JAN: I met Ellen Byerrum at the wonderful Festival of Mystery (MysteryLovers Bookshop) in Oakmont, PA, where I think the seating was alphabetical. On another "road trip" we had dinner in the LAX airport. (at least I think that was the airport.) She is as a former Washington, D.C., news reporter, and a playwright, and she also holds a Virginia private investigator's registration. Her Crime of Fashion mysteries star Lacey Smithsonian, is a reluctant fashion reporter in Washington D.C., "The City Fashion Forgot." The latest in the series, Shot Through Velvet, won a starred review by Publisher's Weekly.
Today, Ellen has agreed to talk a little about road trips -- and the one that brought her inspiration in her new book.
The Late Great American Road Trip
by Ellen Byerrum
With the price of gasoline soaring out of sight, I fear that the Great American Road Trip may be endangered. It makes me nostalgic, even as I hit the highway to Pittsburgh for a mystery gig. I have no guilt, but I wonder how many more road trips lie ahead, or are even possible in the future. But the summer is close at hand and the road calls to me.
The road trip has long been celebrated by writers. Walt Whitman was one of the earliest Americans to wax glowingly of the open road. Huckleberry Finn and Tom Sawyer took their version of a road trip—on a raft. Jack Kerouac kept journals from his road trips which were compressed into On the Road, that valentine to the Beat Generation and the open highway. Simon and Garfunkel sang about hitting the road by bus in “America.”
Now, a road trip is not the hateful daily commute on streets designed by a committee of deranged monkeys. A road trip must be taken beyond the Beltway, out of the city, far from the overwhelming traffic. And I-95, the Devil’s Highway, doesn’t even count in this equation.
On one road trip I discovered a town I’ll call “Black Martin,” where I toured the last velvet factory in Virginia during its last week in operation. Black Martin, Virginia, was the kind of small town, far off the main drag, that you might never notice. The town had an air of past glory that mirrored the past-its-prime factory where a hundred workers had just lost their jobs. It was there that I learned how velvet was woven and cut and dyed. No other fabric is so luxurious, or compels you to touch it and sink your fingers into its deep soft nap the way velvet does. Velvet is the fabric of royalty, of wealth, of Christmas dresses, of evening gowns, of tufted sofas, and even of theater curtains. Velvet lines jewelry boxes, earring cards, and also—coffins. The dying factory and the town inspired me to write my most recent Crime of Fashion mystery, Shot Through Velvet, in which my reporter heroine Lacey Smithsonian witnesses the demise of a velvet factory and the discovery of a dead body in a dye vat. All she wanted was an interview and a road trip. She got much more. But road trips are like that. They bring you surprises that often linger long after you’ve parked the car back in your own driveway,
The desire for a road trip can strike at any time, most often when you’re working. On deadline. You just want to jump out of your office and into a car and drive. I remember clearly that itchy feeling grabbing me one day when I was working as a reporter, covering hearings in Washington, D.C., at the Labor Department on an OSHA ergonomics regulation. I was risking a hind-end sprain from sitting on their non-ergonomic chairs and a mind sprain from listening to business attorneys who were turning intellectual cartwheels trying to prove there were no such things as work-related musculoskeletal disorders. At lunchtime, I escaped a few blocks away to the National Building Museum, where there was a mesmerizing exhibit on the American Road Trip.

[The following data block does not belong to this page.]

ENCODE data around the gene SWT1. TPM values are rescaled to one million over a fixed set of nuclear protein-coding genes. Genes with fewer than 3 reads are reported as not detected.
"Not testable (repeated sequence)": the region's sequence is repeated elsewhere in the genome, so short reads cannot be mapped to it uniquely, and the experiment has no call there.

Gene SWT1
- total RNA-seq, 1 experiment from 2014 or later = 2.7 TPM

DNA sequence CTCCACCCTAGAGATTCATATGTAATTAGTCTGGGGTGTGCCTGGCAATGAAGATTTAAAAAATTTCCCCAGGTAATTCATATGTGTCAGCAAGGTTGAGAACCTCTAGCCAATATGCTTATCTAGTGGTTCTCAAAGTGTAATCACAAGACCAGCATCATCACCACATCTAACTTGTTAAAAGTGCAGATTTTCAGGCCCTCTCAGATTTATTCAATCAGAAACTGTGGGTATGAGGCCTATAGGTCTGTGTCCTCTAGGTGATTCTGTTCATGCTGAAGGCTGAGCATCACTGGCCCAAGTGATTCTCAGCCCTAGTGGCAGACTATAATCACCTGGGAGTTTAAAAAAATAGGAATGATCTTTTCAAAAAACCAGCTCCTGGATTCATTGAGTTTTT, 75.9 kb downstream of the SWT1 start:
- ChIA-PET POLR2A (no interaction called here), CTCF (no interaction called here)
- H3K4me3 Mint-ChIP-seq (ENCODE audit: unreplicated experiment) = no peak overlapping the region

The exhibit began with an old commercial (from the era when Dinah Shore roamed the earth) exhorting you to “see the USA in a Chevrolet.” There were maps and photos and the full-size interior of a funky old motel room. My mind was pumping the words, Road Trip, Road Trip, Road Trip. Needless to say, I was fantasizing about hotwiring the nearest car and hitting the highway, getting as far away as I could get from the OSHA hearings. Sadly, my skill set does not extend to hotwiring cars. I returned to the hearing with only one thing on my mind, and it wasn’t ergonomics. I dreamed of escape! In a car! The open road, my foot on the accelerator, my troubles squashed flat beneath the wheels, and the wind in my hair. When the opportunity for travel comes, I don’t take it for granted. I seize the moment, and the wheel.
The miles go by with the radio on. I sing along to the music; my husband doesn’t mind.
The miles go by, and my thoughts are quiet, story ideas rumbling around in the back of my mind, complete with plots, characters, action and new settings, perhaps near the hot springs I just passed.
The miles go by and I wonder what people do in these small towns. Who lives in that house? What do they do out here? What about that abandoned house? Where does that side road go?
The miles go by, and with each green mile I feel a deeper satisfaction, a deeper sense of quiet, a deeper exhale.
The miles go by. If you see me on the road, be sure to wave.
To learn more about Ellen or check out her books, go to her Website at http://www.ellenbyerrum.com.